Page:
To help understand the different convective behaviors in the vicinity of Nantong among the different simulations, Fig. 15 compares soundings taken at the Nantong city prior to CI (i.e., 1300 LST) from the four simulations. All the simulations produce a well-mixed PBL up to 850 hPa, but that Exp. CNTL has the warmest (except in the lowest 50-hPa layer) and moistest PBL with saturation already occurring in the 850–800-hPa layer by 1300 LST, whereas NoUrban has the coldest and driest PBL. As mentioned in section 4, this saturated layer in CNTL results from the advection of warm and moist air by the southwesterly flow prior to 1300 LST (cf. Figs. 10c and 15) and low-level convergence between southerly cold outflows from Shanghai and the city belt and northeasterly (moist) sea breezes (cf. Figs. 15, 6d, and 11). Of interest is that the northeasterly sea breezes in CNTL are “retreated” eastward and replaced by southwesterly to southeasterly flows when the builtup land uses are replaced by croplands, i.e., in NoUrban, NTOn, and NTOff. This indicates that the enhanced UHI effects in the coastal region increase the land–sea temperature contrast and thus strengthen the sea breezes, thereby leading to transport of more moisture into the PBL near Nantong.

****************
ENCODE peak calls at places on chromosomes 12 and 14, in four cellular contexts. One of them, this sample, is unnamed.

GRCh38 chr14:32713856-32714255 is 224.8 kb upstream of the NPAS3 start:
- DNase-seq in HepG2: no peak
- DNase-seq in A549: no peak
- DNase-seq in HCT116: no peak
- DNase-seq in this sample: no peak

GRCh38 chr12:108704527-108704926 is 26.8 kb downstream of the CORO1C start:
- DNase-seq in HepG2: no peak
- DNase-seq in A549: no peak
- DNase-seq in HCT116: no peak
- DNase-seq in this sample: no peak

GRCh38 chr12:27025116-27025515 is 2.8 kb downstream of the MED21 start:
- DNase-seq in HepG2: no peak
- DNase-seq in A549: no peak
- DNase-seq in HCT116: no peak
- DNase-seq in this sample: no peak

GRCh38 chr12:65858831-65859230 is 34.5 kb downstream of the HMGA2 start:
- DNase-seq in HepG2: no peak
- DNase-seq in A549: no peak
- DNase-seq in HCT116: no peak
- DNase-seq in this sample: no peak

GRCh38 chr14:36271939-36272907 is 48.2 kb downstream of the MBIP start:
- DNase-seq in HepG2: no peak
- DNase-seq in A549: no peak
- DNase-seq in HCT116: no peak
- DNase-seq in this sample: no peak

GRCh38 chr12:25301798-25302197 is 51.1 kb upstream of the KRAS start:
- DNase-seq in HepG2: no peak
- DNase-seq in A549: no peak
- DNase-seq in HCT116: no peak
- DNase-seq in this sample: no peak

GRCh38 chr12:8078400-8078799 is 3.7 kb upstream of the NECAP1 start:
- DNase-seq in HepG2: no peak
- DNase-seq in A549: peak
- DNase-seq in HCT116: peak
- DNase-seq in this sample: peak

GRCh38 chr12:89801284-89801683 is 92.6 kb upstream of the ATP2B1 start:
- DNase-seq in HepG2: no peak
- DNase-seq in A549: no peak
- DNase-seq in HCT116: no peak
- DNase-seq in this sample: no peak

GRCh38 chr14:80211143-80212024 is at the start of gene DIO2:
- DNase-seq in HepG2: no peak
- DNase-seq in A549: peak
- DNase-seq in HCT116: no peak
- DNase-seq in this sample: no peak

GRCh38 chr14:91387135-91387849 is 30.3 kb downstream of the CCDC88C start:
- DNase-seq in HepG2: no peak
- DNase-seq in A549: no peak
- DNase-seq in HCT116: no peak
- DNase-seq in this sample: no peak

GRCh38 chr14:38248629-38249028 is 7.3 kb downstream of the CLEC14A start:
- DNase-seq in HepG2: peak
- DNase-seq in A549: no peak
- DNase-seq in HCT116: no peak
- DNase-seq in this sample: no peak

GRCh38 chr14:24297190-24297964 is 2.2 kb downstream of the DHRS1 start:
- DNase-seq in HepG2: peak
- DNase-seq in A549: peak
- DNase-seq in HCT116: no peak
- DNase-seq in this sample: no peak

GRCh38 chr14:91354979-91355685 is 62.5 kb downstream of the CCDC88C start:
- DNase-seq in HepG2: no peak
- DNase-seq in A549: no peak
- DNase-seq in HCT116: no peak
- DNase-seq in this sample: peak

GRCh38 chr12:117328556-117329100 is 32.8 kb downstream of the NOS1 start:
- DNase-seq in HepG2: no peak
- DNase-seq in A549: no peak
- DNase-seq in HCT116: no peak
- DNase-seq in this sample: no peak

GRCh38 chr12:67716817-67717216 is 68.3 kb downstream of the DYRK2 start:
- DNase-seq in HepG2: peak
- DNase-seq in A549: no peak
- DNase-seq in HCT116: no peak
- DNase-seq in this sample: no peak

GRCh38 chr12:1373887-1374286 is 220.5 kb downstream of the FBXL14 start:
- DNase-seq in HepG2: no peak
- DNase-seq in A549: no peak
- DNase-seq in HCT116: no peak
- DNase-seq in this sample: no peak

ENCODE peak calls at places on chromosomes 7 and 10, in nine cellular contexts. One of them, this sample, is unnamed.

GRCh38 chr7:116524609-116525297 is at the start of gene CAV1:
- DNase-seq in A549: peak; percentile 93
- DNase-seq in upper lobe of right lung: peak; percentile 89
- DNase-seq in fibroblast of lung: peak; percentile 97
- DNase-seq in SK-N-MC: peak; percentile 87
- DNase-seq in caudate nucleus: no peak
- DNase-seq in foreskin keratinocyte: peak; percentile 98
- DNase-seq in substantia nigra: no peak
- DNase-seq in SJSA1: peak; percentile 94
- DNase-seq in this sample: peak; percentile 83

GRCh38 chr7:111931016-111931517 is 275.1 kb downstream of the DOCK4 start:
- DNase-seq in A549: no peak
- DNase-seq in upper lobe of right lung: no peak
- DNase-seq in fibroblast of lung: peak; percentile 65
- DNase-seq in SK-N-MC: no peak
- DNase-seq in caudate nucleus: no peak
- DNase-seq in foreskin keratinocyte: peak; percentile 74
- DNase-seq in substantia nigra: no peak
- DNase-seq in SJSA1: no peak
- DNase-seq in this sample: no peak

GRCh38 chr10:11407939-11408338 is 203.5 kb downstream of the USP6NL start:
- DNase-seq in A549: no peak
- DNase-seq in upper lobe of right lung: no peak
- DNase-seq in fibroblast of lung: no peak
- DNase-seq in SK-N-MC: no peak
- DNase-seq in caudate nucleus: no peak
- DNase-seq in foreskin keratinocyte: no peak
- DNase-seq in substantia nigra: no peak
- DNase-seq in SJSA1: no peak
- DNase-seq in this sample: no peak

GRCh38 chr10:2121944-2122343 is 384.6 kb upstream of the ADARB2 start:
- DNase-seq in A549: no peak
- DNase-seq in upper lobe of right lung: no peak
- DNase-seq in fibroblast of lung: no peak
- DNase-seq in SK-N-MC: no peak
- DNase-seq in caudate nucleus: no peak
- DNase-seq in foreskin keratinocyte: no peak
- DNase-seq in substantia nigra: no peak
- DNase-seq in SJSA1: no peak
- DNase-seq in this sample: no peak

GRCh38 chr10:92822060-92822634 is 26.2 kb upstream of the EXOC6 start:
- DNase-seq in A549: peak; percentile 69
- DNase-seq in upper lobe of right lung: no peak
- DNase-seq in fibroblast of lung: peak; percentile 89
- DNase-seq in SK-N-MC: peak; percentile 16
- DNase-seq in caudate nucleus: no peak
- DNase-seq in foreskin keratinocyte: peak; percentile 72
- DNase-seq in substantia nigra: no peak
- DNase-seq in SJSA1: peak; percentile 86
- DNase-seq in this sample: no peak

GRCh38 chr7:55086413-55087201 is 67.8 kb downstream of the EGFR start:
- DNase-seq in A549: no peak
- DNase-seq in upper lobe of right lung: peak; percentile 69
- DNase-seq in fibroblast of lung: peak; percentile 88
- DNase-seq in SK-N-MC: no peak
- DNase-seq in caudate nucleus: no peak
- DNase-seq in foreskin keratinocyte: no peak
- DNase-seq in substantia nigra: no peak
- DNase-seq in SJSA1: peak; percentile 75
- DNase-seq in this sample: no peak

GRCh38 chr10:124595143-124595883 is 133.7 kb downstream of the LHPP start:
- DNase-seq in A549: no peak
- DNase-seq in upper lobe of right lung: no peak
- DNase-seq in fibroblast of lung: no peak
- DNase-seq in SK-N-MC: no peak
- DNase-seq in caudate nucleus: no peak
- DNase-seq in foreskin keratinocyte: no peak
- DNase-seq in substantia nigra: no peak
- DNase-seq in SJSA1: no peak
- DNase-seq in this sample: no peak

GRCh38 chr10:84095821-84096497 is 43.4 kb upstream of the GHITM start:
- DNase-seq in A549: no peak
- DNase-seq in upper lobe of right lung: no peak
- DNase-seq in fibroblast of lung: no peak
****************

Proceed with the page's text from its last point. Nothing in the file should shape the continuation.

Fig. 15.
Fig. 15.

Simulated soundings at the Nantong city from CNTL (red), NoUrban (black), NTOff (orange), and NTOn (blue), valid at 1300 LST 26 Jul 2018. A full barb is 4 m s−1.

Citation: Monthly Weather Review 151, 3; 10.1175/MWR-D-22-0165.1

6. Summary and conclusions

In this study, the impacts of urbanization on the CI and subsequent heavy rainfall under the influences of sea and lake breezes and complex surface conditions over the YRD region during the hours of 0800–1600 LST 26 July 2018 are examined using a series of cloud-permitting simulations with the finest grid spacing of 1 km. Observations show that this heavy rainfall event took place under a weak-gradient environment with weak flows, controlled by a subtropical high centered over the northwest Pacific Ocean and weak southwesterly monsoonal flows. CI occurred on the downstream sides of the Shanghai–SXC city belt with the aid of sea and lake breezes during the morning hours, but heavy rainfall centers appeared in the afternoon at Haimen (69.3 mm) and Rudong (89.2 mm), which are located over the coastal Nantong region about 70–100 km downwind from the city belt.